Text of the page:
Pankaj Kumar R

Pankaj Kumar RAll of us would have observed reports in the press, that the Hon’ble Delhi High Court has ruled on 3.6.2016, in the case of a writ petition, that in the case of a composite contract between a buyer of an apartment and the developer of the apartment, wherein the total value of the apartment includes the value of land also, no service tax can be levied. Certain key features of this judgement are as follows:

a. The Government has confirmed that they want to levy service tax only under the head ‘construction of complex’ service and not under ‘works contract service’. Accordingly, the Hon’ble High court has not passed any views as to whether service tax would be payable under ‘works contract’ for such an arrangement between the buyer and developer.

b. The judgement answers the legal position as on date. In other words, it covers all the important periods under this category namely,

  • Position prior to 1.7.2010 before insertion of explanation to Section 65(105)(zzzh)
  • Position during the period 1.7.2010 to 1.7.2012 – Position prior to negative list scenario
  • Position after 1.7.2012 – Current scenario after introduction of negative list

c. The Hon’ble High Court has found that there is no provision under the Act or Rules specifying the method of valuation of service wherein the total value includes value of land also.

d. It is a well settled legal position that a notification or circular cannot specify the valuation method.

e. Based on the above two findings, the Hon’ble High Court has concluded that service tax cannot be levied on apartments where the total value includes value of land also.

Now, the question before the developers is whether they can rely upon this judgement and not collect service tax or not pay service tax to the Department. In this connection, the following are worth noting:

a. As a general law, the ruling of a High court is binding only in the respective state over which that High court has jurisdiction.

b. However, it has been held by a three-judge bench of the Supreme Court in the case of Kusum Ingots vs Union of India [2004(6) SCC 254] as follows

  • An order passed on writ petition questioning the constitutionality of a Parliamentary Act, whether interim or final, will have effect throughout the territory of India subject of course to the applicability of the Act.”
  • An order passed on writ petition questioning the constitutionality of a Parliamentary Act whether interim or final keeping in view the provisions contained in Clause (2) of Article 226 of the Constitution of India, will have effect throughout the territory of India subject of course to the applicability of the Act.”

c. Going by the principle laid down by the Hon’ble Apex court in Kusum Ingots, various High courts have simply relied upon the judgements of other High courts in laws applicable across the country.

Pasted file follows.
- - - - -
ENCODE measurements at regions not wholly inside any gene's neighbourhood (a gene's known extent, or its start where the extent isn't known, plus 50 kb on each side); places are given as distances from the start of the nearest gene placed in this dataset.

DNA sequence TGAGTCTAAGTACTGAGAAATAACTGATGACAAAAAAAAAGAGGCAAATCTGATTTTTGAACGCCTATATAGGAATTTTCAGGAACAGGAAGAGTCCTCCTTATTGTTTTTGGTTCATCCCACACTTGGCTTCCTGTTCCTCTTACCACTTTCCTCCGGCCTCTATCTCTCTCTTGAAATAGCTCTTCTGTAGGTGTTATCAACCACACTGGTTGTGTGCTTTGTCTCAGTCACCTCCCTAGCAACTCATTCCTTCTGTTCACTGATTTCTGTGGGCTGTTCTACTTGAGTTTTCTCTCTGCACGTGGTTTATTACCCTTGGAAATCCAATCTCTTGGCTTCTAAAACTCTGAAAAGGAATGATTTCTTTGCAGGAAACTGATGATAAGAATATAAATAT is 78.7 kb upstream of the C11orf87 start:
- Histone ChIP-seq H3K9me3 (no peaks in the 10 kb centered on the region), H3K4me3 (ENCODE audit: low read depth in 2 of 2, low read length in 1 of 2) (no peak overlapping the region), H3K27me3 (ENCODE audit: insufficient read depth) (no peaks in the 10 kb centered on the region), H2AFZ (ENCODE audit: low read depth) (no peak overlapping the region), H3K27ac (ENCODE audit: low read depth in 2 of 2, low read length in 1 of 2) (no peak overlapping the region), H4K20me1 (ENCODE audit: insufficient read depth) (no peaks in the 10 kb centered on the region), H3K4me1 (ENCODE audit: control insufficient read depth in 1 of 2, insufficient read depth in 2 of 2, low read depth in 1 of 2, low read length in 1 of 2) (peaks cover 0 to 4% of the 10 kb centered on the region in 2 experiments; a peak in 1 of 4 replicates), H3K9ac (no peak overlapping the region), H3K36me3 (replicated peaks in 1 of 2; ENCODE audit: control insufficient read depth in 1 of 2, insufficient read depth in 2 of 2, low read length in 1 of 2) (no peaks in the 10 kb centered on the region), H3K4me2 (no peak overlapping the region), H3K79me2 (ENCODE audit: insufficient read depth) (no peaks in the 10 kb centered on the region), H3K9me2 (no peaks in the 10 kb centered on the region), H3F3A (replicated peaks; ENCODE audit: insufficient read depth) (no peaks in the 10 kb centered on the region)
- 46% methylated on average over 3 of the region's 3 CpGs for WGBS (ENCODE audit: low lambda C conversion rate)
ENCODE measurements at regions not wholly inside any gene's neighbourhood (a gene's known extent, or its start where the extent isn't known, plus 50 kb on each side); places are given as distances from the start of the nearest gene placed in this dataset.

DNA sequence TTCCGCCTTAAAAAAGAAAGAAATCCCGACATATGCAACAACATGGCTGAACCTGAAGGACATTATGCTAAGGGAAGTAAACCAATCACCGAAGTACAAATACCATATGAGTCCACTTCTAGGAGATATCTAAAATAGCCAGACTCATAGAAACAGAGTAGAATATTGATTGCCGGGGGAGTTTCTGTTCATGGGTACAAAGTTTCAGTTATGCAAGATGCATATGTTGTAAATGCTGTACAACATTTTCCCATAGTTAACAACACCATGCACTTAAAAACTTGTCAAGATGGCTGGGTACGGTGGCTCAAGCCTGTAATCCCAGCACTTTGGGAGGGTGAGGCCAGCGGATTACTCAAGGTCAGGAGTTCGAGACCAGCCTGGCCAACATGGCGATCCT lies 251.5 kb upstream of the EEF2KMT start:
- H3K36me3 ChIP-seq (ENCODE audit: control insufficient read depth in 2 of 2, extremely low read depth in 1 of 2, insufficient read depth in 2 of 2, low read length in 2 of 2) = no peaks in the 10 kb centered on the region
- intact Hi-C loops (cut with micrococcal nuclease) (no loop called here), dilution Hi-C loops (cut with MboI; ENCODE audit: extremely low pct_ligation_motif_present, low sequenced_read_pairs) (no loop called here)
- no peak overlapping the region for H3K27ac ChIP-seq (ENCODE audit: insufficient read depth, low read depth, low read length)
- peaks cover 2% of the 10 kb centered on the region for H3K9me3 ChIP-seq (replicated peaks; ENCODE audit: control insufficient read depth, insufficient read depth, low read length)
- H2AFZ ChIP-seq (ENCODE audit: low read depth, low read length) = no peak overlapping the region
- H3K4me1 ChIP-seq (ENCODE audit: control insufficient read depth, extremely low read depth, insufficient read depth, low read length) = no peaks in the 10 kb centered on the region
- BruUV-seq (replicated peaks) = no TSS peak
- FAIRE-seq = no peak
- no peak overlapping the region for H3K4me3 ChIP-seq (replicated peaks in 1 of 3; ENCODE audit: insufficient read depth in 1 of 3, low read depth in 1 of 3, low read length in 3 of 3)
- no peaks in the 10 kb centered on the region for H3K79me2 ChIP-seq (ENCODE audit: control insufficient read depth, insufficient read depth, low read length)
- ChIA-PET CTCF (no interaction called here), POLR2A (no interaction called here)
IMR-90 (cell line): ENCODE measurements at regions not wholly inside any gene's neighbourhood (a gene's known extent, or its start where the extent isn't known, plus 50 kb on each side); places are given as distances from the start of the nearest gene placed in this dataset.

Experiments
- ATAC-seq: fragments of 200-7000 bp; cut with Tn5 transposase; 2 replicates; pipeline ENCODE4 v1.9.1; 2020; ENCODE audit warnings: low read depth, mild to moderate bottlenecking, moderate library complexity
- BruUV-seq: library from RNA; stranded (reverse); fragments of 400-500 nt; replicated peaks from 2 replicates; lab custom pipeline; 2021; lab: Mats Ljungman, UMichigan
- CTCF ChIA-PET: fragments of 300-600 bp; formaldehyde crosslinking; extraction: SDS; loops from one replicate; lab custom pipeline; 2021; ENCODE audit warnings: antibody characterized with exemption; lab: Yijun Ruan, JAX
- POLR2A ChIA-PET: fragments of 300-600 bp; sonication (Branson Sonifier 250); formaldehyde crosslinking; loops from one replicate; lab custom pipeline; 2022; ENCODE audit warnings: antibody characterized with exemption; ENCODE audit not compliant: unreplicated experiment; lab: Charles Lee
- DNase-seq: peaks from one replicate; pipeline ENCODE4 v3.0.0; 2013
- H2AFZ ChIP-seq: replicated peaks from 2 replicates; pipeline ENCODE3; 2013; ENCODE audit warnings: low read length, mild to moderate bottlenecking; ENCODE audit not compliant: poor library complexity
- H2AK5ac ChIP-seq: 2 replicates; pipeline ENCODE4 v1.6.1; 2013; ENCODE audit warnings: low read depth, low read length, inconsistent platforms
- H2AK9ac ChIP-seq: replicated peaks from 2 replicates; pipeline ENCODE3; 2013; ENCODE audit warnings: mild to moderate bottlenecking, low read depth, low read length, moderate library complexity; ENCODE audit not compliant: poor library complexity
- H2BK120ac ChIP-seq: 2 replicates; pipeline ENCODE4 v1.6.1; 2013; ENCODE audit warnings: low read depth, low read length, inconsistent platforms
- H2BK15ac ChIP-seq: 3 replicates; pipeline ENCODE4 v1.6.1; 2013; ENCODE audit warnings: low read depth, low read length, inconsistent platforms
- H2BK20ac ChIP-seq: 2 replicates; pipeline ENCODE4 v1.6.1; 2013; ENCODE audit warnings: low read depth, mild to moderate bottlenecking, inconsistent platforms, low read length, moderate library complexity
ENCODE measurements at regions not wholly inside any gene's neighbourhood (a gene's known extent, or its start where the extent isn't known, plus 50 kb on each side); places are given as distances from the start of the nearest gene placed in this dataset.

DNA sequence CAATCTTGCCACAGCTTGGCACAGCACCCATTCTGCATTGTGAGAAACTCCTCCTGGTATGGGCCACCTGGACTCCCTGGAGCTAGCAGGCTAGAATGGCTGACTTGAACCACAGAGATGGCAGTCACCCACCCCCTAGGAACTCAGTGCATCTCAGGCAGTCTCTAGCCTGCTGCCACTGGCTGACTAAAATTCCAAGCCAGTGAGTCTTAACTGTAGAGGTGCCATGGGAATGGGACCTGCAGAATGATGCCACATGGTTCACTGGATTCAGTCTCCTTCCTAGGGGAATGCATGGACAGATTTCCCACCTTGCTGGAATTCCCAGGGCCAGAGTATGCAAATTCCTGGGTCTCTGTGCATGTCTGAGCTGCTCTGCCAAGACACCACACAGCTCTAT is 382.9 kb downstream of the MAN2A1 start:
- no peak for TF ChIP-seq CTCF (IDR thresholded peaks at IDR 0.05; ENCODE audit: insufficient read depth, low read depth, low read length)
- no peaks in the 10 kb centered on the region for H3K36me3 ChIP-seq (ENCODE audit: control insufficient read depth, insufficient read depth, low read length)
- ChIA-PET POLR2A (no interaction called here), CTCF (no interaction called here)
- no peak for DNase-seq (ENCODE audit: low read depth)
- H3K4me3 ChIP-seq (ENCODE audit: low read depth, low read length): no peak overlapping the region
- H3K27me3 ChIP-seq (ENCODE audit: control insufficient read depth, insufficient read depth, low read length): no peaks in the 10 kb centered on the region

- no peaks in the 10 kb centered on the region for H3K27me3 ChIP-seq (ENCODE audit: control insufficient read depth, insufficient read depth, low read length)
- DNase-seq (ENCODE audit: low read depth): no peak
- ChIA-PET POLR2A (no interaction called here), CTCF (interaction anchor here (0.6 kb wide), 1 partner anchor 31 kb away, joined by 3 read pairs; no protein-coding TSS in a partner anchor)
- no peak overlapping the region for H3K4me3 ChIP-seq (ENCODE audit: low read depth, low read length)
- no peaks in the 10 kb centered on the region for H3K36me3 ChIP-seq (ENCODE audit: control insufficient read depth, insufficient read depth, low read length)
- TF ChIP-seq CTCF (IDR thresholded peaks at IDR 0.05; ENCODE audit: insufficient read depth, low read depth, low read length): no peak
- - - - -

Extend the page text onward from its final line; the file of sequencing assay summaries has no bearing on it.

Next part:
d. However, the correctness of such approach of Hon’ble High courts are also being questioned by various legal stalwarts.

Given the above position, the available options for developers and their effects are as follows:

  1. Continue the present practice of collecting service tax and wait to observe what happens next. Under this option, there is no risk. If any customer wants to claim refund of taxes paid to the developer, they can file a refund claim to the Department and fight their case. Under this option, there is zero risk to the developer. However, customers may complain about the collection, for which the Developer may state that the judgement is not applicable in states other than Delhi.
  1. Relying on the judgement of High court of Delhi, developers can stop collecting service tax from its customers. After which they will be required to file intimation to the Department about its stand so that the Department cannot book a case of wilful default, etc., against the developer. If the Government files an appeal before the Hon’ble Supreme court and the ruling of the High court is reversed, then the developer will have to pay the tax along with applicable interest and penalty. At that time, it is not sure whether the customers will pay the tax, interest and penalty. This could be a high risk option for the developer.
  1. File a writ petition on the same grounds before the High Court where the developer is situated and get an order. This will involve costs for the developer, though there will be clarity on law. However, under this option also, if the Government files an appeal before the Hon’ble Supreme court, and the decision is reversed, tax will become payable along with interest and penalty.

Under this option, in addition to filing a writ petition, the Developer may pay taxes out of his own source in the court to avoid interest and penalty.

Beyond all of this, if the Government makes an amendment with retrospective amendment, it might be a beginning of a new chapter.

Out of the all possible options, Option 1 is the best option wherein the customers can make a refund claim against the taxes collected and remitted by the Developer.

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Category : Service Tax (3163)
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  • franklings

    if I spends half portion of my total turnover for diesel like expenses ,can I show the rest half as my turnover while income tax filing( proprietor small scale) .if i do so what are the other parameters that i should arrange/take care to substantiate this.

  • CA Monica Patel

    Very good article.. every one is sharing only the judgement of delhi high court, but only you are sharing what could any one can do in this situation.. Thank you so much.

  • vswami

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  • Angeline

    Excellent clarifications on all point of views. Thanks